This article originally appeared in D!gitalist Magazine
Imagine walking into your office, where a hum of brain cells are working together to respond to opportunities, risk, and market demand with flexibility and speed. People in many roles and areas of expertise are not afraid to bring up new ideas for consideration; they collaborate freely and discuss ideas with no threat of conflict. You immediately sense an energy of high engagement and motivation as you walk through the reception door.
Such a workplace culture is a dream that could power newsworthy growth, and it is one of many reasons many executives choose to invest in digital technology. However, according to Dr. Jenny Brockis, an authority in the science of high performance and author of Future Brain: The 12 Keys to Create Your High-Performance Brain, technology adoption is only one piece of a much larger digital transformation puzzle.
During the Americas’ SAP User Group (ASUG) Webcast “Brain Fitness: The 12 Keys to Create Your High-Performance Brain,” Brockis explained, “If we better understand why we think and act the way we do, not only can we help ourselves perform better, but it also allows us to appreciate what might be going on for someone else.”
The connection between brain science and your digital strategy
Digital strategies have become a rigorous exercise of building market leadership and seeking protection from disruptive competitors with digital technology. For some companies, this may mean internal process changes that lead to better customer experiences and lower operational costs. Others may choose to go deeper by adopting new business models and revenue streams.
Meanwhile, the human brain is evolving along with every new innovation. We are more selective about what we learn and remember. It is even changing how we interact with each other and engage in conversation and gather information. The more we adopt and adapt, the more we modify our basic human behaviors and instincts.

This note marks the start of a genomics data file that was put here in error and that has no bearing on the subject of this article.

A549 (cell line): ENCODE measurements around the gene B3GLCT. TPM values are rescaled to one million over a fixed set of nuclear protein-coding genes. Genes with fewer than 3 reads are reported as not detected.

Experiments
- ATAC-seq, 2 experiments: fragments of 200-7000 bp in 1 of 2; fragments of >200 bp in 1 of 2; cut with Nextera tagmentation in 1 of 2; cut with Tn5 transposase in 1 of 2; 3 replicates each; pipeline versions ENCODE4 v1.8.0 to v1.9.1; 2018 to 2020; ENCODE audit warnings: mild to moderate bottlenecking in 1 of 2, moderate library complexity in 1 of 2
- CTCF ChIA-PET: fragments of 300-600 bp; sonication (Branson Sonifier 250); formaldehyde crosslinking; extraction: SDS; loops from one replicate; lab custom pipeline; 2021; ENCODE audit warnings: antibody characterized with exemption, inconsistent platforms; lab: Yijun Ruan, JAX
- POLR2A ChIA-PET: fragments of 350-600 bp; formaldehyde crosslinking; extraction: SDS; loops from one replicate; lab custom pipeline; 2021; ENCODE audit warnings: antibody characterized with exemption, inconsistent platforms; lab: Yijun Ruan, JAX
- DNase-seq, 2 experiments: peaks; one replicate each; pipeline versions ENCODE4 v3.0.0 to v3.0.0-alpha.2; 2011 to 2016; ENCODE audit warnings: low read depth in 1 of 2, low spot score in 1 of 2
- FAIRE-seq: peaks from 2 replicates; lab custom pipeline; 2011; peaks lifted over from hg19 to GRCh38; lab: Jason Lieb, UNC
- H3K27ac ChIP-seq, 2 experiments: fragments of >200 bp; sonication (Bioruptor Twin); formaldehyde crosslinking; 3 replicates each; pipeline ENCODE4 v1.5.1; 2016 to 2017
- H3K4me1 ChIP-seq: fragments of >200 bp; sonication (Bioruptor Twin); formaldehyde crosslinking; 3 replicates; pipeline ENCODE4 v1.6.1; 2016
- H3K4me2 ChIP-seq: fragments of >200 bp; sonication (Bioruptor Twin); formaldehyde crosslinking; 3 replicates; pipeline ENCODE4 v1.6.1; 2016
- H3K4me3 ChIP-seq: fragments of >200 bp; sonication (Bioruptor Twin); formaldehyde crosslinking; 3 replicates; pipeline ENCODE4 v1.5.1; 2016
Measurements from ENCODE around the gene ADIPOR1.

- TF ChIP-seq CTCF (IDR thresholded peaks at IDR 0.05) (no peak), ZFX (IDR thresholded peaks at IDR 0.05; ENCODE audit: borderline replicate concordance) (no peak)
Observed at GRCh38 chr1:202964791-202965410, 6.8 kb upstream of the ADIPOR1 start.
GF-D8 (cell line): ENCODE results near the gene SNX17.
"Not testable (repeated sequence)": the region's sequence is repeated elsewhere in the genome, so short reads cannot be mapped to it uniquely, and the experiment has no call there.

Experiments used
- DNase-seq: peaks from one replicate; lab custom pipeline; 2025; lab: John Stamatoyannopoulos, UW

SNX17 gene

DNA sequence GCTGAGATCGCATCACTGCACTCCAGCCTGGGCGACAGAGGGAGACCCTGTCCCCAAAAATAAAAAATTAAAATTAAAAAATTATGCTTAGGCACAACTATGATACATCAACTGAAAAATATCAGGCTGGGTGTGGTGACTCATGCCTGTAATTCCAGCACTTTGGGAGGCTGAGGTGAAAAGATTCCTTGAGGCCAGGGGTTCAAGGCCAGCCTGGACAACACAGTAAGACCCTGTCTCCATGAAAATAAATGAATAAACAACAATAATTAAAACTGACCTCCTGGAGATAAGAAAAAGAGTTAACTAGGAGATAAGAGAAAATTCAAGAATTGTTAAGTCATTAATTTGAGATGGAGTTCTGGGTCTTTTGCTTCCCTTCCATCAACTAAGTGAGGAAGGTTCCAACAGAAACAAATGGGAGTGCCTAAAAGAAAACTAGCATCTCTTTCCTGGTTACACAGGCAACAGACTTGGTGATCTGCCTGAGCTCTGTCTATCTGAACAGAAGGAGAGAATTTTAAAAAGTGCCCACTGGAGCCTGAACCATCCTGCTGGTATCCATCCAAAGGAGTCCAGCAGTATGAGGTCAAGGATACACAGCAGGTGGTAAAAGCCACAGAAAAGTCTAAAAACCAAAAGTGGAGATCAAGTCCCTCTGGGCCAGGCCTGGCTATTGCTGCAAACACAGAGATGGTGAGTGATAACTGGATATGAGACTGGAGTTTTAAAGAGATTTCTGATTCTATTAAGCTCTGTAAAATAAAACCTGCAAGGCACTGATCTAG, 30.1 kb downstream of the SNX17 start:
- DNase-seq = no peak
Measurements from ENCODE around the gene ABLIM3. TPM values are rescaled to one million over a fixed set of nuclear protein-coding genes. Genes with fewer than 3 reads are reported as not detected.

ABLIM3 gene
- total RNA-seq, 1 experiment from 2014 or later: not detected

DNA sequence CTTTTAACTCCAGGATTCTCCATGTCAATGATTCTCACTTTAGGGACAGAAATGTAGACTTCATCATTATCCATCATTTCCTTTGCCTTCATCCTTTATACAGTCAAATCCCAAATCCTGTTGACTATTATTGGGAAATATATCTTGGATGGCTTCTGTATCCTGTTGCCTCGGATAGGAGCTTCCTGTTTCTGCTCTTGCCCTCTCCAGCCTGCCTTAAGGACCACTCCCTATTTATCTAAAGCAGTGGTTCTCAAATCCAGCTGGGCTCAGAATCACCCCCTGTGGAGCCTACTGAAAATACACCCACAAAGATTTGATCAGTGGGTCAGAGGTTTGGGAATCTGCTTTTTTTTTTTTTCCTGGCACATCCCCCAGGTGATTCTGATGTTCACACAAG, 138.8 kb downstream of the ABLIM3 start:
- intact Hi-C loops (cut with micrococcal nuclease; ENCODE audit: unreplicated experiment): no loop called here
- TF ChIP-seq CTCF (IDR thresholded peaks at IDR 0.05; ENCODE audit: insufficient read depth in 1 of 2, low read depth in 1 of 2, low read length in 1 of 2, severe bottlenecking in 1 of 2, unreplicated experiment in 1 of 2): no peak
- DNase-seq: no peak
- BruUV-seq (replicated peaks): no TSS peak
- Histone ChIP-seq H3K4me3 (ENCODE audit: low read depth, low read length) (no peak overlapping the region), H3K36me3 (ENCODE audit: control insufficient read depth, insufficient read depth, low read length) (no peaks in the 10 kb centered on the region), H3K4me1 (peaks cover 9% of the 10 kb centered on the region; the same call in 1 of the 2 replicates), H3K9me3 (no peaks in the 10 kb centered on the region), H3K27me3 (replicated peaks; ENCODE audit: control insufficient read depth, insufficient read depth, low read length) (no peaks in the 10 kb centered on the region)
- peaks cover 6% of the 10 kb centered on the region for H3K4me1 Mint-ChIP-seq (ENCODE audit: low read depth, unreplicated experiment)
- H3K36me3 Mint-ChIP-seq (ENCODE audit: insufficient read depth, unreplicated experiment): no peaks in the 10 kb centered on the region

Brockis suggests, “The way we used to think doesn’t serve us well anymore. The demands of the modern world requires smarter thinking with a higher level of mental flexibility, agility, and creativity.”
Unfortunately, the challenges of workplace cultures are still holding us back. This includes the problem of time poverty, low levels of employee engagement, siloed mentality, poor communication, and mismatched expectations. Even with the best digital advancements in place, all of these factors create a counterproductive environment that discourages coworkers from pulling together and collaborating effectively to achieve a common goal. In turn, the business is plagued by poor decision-making, more mistakes, limited innovation, and lost competitive edge.
Digital strategies should account for the unique, ever-evolving, highly adaptable brain
Our ability to manage distractions and demonstrate greater flexibility amid so much change is highly relevant in how we perform in a digitally evolving workplace. Underpinning all this is a fit and healthy brain that can work through these common issues and pave the way for creative thinking and high performance.
“The brain is dynamic, constantly changing, and rewiring itself in response to the stimuli that we experience 24×7,” cited Brockis. “This plasticity is available to us across our life span. This means that we are, by nature, lifelong learners – always capable of adapting, always capable of changing. And I think this is a huge relief for many of us to know that yes, we can manage to keep up with the modern world and put in place those structures and strategies that will help us truly move out of survival mode and instead choose to thrive.”
By making brain wellness, in combination with mental and physical well-being, business as usual, executives can help employees fully use their skills and talents. Brockis reports that many companies are beginning to realize that brain-wellness strategies can yield dividends not just in the bottom line, but also in how the workplace culture promotes improved performance.
“We can be very superficial in how we deal with our lives and work,” she noted. “Once people take the time to stop and make sure that they are engaging in enough face-to-face conversations, they maintain the social and emotional intelligence required to not just retain humanity, but also to deepen the conversation and get a gist of what everyone is working on at any one time.”